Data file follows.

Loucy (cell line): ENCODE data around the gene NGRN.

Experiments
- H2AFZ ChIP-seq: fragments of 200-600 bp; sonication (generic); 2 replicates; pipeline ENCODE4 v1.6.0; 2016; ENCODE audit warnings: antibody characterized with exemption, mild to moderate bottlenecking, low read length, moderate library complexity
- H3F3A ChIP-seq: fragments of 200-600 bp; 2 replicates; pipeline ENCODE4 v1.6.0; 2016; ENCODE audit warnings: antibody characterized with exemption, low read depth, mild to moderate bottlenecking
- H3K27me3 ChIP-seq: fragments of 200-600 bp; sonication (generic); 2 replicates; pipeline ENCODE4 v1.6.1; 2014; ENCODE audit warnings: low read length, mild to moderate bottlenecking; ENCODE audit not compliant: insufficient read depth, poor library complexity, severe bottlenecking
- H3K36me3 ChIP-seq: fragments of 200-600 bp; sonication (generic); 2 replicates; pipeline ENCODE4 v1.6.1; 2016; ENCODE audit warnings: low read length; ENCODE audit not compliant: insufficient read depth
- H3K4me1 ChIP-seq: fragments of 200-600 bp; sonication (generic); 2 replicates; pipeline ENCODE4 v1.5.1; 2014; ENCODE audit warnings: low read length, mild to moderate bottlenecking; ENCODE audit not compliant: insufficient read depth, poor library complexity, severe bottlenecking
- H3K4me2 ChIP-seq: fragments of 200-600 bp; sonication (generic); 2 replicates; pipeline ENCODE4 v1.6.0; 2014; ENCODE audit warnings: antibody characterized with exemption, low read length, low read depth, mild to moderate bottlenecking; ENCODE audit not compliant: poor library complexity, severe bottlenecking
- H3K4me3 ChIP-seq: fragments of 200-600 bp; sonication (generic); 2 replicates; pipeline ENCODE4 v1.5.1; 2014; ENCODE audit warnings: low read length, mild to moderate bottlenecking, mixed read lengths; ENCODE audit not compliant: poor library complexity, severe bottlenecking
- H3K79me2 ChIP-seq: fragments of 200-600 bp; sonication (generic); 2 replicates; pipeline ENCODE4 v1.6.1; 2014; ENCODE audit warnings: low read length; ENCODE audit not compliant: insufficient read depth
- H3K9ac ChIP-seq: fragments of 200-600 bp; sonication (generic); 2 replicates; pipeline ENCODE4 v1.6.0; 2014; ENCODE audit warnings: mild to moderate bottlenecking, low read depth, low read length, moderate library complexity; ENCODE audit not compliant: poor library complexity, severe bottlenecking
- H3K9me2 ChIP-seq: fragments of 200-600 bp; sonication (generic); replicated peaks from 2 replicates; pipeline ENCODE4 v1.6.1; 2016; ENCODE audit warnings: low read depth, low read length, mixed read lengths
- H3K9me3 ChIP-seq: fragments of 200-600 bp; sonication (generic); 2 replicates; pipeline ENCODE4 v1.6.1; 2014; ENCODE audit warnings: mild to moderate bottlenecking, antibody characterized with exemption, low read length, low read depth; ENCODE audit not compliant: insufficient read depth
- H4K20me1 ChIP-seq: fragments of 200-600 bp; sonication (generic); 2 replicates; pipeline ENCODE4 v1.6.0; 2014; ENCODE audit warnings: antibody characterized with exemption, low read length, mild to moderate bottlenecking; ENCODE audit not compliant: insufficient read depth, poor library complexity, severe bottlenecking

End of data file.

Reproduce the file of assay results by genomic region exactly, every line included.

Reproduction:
Loucy (cell line): ENCODE data around the gene NGRN.

Experiments
- H2AFZ ChIP-seq: fragments of 200-600 bp; sonication (generic); 2 replicates; pipeline ENCODE4 v1.6.0; 2016; ENCODE audit warnings: antibody characterized with exemption, mild to moderate bottlenecking, low read length, moderate library complexity
- H3F3A ChIP-seq: fragments of 200-600 bp; 2 replicates; pipeline ENCODE4 v1.6.0; 2016; ENCODE audit warnings: antibody characterized with exemption, low read depth, mild to moderate bottlenecking
- H3K27me3 ChIP-seq: fragments of 200-600 bp; sonication (generic); 2 replicates; pipeline ENCODE4 v1.6.1; 2014; ENCODE audit warnings: low read length, mild to moderate bottlenecking; ENCODE audit not compliant: insufficient read depth, poor library complexity, severe bottlenecking
- H3K36me3 ChIP-seq: fragments of 200-600 bp; sonication (generic); 2 replicates; pipeline ENCODE4 v1.6.1; 2016; ENCODE audit warnings: low read length; ENCODE audit not compliant: insufficient read depth
- H3K4me1 ChIP-seq: fragments of 200-600 bp; sonication (generic); 2 replicates; pipeline ENCODE4 v1.5.1; 2014; ENCODE audit warnings: low read length, mild to moderate bottlenecking; ENCODE audit not compliant: insufficient read depth, poor library complexity, severe bottlenecking
- H3K4me2 ChIP-seq: fragments of 200-600 bp; sonication (generic); 2 replicates; pipeline ENCODE4 v1.6.0; 2014; ENCODE audit warnings: antibody characterized with exemption, low read length, low read depth, mild to moderate bottlenecking; ENCODE audit not compliant: poor library complexity, severe bottlenecking
- H3K4me3 ChIP-seq: fragments of 200-600 bp; sonication (generic); 2 replicates; pipeline ENCODE4 v1.5.1; 2014; ENCODE audit warnings: low read length, mild to moderate bottlenecking, mixed read lengths; ENCODE audit not compliant: poor library complexity, severe bottlenecking
- H3K79me2 ChIP-seq: fragments of 200-600 bp; sonication (generic); 2 replicates; pipeline ENCODE4 v1.6.1; 2014; ENCODE audit warnings: low read length; ENCODE audit not compliant: insufficient read depth
- H3K9ac ChIP-seq: fragments of 200-600 bp; sonication (generic); 2 replicates; pipeline ENCODE4 v1.6.0; 2014; ENCODE audit warnings: mild to moderate bottlenecking, low read depth, low read length, moderate library complexity; ENCODE audit not compliant: poor library complexity, severe bottlenecking
- H3K9me2 ChIP-seq: fragments of 200-600 bp; sonication (generic); replicated peaks from 2 replicates; pipeline ENCODE4 v1.6.1; 2016; ENCODE audit warnings: low read depth, low read length, mixed read lengths
- H3K9me3 ChIP-seq: fragments of 200-600 bp; sonication (generic); 2 replicates; pipeline ENCODE4 v1.6.1; 2014; ENCODE audit warnings: mild to moderate bottlenecking, antibody characterized with exemption, low read length, low read depth; ENCODE audit not compliant: insufficient read depth
- H4K20me1 ChIP-seq: fragments of 200-600 bp; sonication (generic); 2 replicates; pipeline ENCODE4 v1.6.0; 2014; ENCODE audit warnings: antibody characterized with exemption, low read length, mild to moderate bottlenecking; ENCODE audit not compliant: insufficient read depth, poor library complexity, severe bottlenecking